Thursday, October 20, 2011

Anniversary time

Yesterday was my 9 month anniversary of moving here and today I celebrate 46 years since I left England to become a Kiwi. Both of them are significant chapters in my life and a chance to take a different path. I would have missed out on so much if I had kept in my comfort zone!

Work is going well; a nice mixture of weeding and VC work. Last week I had a taste of Selaginella kraussiana (African club moss) eradication. When I did my NZ Native Plants course my first assignment was to identify plants/trees in a patch of native bush and it came as a shock to discover that the moss that carpeted the area wasn't a native. Unfortunately, Selaginella has invaded the residential area here and DOC is working hard to try and eradicate it before it spreads into the Rakiura National Park.

Selaginella kraussiana close-up above

and how quickly it spreads below

Eradicating this moss means getting down on hands and knees and treating every wee dot of this invasive weed. It spreads via spores and stem fragments so could easily be transferred from residential sections to the bush. The weeds team have to spray the soles of their boots before leaving the section but I wonder if I've inadvertently spread it before I started on the weeds team. We spray it with an organic weedkiller but apparently vinegar works too. Read here for more information

I've been attacking the weeds on my patch as well; I reckon if I take out all the flowering weeds then at least I will have less seedlings coming up - or that's the plan anyway! I've removed some extra large gorse and broom 'trees' and have another half dozen to go before there's no sign of weed flowers. Well, for a few days anyway!

Whilst I'm on the subject of pests, here's a different ratty that was caught on my Deep Bay ratline at the weekend.
Norway rat (Rattus norvegicus) - also called brown, sewer or water rat
The identifying feature is that the length of tail is shorter than its body. This is the rat species that invaded Ulva Island last year - preliminary reports after the two poison drops in August and September are very promising with no rats caught or tracked. Fingers crossed that this will continue so that the island can be declared predator-free again.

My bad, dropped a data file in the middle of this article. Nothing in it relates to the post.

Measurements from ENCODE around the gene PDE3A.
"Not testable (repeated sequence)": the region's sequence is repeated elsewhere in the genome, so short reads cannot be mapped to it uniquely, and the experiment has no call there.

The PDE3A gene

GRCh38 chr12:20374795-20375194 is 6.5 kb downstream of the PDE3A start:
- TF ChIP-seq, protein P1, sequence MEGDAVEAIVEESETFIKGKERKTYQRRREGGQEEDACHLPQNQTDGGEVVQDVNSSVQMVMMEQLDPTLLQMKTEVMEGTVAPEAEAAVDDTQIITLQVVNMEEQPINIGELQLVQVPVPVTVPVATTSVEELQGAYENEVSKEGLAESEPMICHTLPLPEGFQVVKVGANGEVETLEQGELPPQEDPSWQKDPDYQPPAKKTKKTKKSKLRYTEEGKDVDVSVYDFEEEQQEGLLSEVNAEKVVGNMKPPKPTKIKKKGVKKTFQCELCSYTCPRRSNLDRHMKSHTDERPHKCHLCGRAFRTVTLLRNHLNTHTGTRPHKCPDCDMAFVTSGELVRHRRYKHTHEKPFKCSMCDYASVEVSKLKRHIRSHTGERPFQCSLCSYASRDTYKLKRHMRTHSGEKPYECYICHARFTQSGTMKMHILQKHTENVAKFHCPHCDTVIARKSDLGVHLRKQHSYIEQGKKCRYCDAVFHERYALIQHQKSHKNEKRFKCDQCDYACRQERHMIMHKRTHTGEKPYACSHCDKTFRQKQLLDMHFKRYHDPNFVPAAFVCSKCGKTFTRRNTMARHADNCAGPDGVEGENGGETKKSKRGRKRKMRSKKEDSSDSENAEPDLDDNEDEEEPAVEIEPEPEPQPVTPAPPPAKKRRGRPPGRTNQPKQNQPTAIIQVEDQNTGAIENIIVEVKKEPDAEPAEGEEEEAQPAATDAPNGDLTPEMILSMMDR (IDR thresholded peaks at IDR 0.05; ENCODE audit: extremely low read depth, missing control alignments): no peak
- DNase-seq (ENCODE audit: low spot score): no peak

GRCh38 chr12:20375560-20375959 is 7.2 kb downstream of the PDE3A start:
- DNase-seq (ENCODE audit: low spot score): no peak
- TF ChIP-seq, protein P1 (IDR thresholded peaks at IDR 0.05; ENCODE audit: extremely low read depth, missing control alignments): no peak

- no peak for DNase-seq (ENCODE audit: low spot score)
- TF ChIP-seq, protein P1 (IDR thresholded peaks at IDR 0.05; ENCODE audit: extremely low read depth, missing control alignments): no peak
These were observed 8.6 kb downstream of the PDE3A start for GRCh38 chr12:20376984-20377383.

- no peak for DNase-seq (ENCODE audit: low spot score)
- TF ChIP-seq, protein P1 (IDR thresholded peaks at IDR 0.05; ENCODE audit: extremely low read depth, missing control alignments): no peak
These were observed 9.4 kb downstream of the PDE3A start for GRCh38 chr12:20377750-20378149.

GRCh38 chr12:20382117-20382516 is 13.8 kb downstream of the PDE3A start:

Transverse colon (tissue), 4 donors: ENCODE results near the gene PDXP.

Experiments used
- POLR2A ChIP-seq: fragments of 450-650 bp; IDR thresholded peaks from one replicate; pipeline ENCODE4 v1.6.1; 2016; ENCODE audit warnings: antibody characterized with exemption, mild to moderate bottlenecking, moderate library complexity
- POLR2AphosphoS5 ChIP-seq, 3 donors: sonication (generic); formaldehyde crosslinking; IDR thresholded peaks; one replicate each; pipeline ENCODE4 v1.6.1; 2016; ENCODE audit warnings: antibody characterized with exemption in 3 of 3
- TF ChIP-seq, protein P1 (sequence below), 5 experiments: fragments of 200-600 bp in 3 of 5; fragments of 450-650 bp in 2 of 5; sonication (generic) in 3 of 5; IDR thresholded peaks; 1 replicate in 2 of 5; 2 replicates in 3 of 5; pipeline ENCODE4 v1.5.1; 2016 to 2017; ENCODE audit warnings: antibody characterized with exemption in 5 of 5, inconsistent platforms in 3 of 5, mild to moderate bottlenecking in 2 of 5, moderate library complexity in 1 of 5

I'm still raving on about Spring down here - lovely to see masses of Tātarāmoa blossom, more commonly known as bush lawyer (Rubus cissoides) and Puawhananga, the native clematis (Clematis paniculata). I took my camera at the weekend and grabbed these pics...
Red kākā beak (Clianthus puniceus)
Tātarāmoa just starting to flower


Puawhananga buds
Kereru (Native pigeon)
To finish off, here's a couple of photos of the village; SIRCET (Stewart Island/Rakiura Community Environment Trust) re-opened their environment centre on Saturday afternoon - they have some fabulous information panels to show visitors what is being done here. The centre is next to the noticeboard, a very important way to disseminate information for locals!

Reopening the Rakiura Environment Centre

Oban noticeboard

Tuesday, October 11, 2011

Return to Whenua Hou (Codfish Island)

Living on Rakiura comes with so many benefits. Spring is a lovely season anywhere but I'm blown away by the increase in bird activity here. Yesterday I would have seen over 50 tui, a score of kaka and kereru and several korimako (bellbirds) during the walk to my rat line and home again and heard my second pipiwharauroa (shining cuckoo) of the season this morning. What a buzz!

My big news of the week was experiencing my first helicopter trip across to Whenua Hou last Thursday. A frosty start turned into a stunning sunny and calm day, just perfect flying conditions topped off by being offered a seat up front the Rakiura Helicopters Hughes 500. I'll let the photos do the talking!

Paterson Inlet with Mason Bay (white strip) in background

Closer view of Mason Bay

About to fly over West Ruggedy Beach on way to
Whenua Hou (Codfish Island)
Whenua Hou helipad

Sealers Bay Hut
It was a wonderful ride and was much quicker than I thought it would be. We had great views of Paterson Inlet, the Ruggedy Range and Mason Bay - I took quite a lot of video footage but haven't downloaded it from the camera yet.

The reason for going over to Codfish was to search for Hieracium pilocella or Mouse-eared hawkweed (recently renamed to Pilocella officinarum). There's a good description of it on Wikipedia DOC's plan to eradicate the weed on Codfish means annual visits to grid search the sand dunes on Sealers Bay: the weed team lines up on the beach between two red poles and makes its way through the dunes to the bush line, guided by red poles every 20 metres or so. There is a lot of crawling on hands and knees and the phrase 'like looking for a needle in a haystack' came to mind many times!! When Hieracium was found it was marked with a waypoint on our GPS and sprayed. When we reached the end of one line, the eastern red marker leap-frogged the western one and we started all over again.